Stepney, Brennan, Dunne, Crerand, Foulkes, Stiles, Best,
Kidd, Charlton, Sadler, Aston give their all
at Wembley; names to be forever blessed
for lifting Munich’s curse with their football.
They defeated England’s oldest ally
to lift that gleaming European Cup.
But why did eight Busby Babes have to die
a decade before? It does not add up.
Carnage was followed by celebration
when victory softened Matt Busby’s guilt.
But doomed youth was the price of obsession
as he brooded about the team he built
after it was shattered in ice and snow.
If only he had told the pilot “No”.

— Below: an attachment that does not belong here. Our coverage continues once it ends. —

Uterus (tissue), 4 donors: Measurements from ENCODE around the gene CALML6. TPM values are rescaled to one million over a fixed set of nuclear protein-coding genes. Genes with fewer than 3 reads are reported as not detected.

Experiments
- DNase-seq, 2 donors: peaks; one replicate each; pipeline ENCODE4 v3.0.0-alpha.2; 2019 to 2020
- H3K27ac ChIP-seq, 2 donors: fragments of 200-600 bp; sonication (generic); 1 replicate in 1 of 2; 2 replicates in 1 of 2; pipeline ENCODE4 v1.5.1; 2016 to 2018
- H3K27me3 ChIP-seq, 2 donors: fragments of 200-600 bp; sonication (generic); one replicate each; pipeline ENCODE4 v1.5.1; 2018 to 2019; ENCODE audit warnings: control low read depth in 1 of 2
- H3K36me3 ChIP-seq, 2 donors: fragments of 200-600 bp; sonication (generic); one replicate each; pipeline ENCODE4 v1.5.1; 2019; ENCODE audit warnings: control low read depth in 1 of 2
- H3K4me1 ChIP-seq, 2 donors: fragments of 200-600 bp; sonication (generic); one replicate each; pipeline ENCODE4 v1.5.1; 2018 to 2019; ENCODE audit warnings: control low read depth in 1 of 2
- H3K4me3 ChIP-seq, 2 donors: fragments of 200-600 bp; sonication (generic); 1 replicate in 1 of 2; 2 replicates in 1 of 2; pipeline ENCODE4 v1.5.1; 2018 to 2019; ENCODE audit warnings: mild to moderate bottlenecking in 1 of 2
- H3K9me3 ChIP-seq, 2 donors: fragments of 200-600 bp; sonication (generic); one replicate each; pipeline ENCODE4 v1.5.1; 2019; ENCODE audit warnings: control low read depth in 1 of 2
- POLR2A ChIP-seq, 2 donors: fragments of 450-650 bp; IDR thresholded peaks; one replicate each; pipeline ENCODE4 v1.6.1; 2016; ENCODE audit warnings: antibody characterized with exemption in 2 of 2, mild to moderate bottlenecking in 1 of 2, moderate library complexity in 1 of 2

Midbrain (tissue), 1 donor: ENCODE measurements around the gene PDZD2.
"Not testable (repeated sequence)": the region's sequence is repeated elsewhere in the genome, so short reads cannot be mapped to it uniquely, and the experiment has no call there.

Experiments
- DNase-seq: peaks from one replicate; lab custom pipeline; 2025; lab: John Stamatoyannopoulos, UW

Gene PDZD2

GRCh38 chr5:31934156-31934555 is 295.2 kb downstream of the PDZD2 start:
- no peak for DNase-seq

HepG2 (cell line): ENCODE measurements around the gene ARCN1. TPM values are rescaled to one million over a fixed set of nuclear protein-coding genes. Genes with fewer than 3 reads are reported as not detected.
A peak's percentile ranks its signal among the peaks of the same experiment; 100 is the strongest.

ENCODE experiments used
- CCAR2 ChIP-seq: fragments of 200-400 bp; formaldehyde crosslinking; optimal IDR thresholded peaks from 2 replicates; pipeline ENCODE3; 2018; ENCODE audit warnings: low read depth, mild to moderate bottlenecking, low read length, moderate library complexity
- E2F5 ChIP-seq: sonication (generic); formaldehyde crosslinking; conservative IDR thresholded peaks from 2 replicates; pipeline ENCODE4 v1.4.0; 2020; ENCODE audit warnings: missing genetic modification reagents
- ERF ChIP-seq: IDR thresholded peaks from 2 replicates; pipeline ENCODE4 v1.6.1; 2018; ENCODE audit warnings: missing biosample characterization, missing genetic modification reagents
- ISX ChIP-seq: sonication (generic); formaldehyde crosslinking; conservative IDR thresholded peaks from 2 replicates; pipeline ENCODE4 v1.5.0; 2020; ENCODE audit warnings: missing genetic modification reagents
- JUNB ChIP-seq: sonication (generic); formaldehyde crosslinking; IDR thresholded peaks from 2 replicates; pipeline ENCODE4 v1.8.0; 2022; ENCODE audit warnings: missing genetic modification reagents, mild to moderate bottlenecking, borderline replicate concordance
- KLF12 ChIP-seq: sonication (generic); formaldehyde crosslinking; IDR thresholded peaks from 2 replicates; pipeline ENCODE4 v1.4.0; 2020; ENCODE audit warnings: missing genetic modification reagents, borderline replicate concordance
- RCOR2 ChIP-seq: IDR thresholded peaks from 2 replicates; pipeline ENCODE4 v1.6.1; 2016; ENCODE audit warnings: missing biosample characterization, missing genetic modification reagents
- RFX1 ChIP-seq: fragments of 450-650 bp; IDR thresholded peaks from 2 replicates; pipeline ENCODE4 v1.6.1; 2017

This year marks the 59th anniversary of the Munich Air Disaster (6 February 1958) when a British European Airways plane crashed on its third attempt to take off from a slush-covered runway. As a seven-year-old, I watched the 1968 European Cup final between Manchester United and Benfica on a small black-and-white TV set. I did not appreciate the significance of United’s victory until years later. This sonnet is about two football matches played by Manchester United: the first, in 1958, ended in tragedy; the second, played 10 years later, was a memorable victory. The central figure in both was the team’s manager Matt Busby. The first match left him fighting for his life after being badly injured in the air disaster. He nearly gave up football as he brooded about the gifted team he built only to see it destroyed. His wife persuaded him to carry on; 10 years later he saw Bobby Charlton, another Munich survivor, lift the European Cup at Wembley. Busby’s guilt had been assuaged.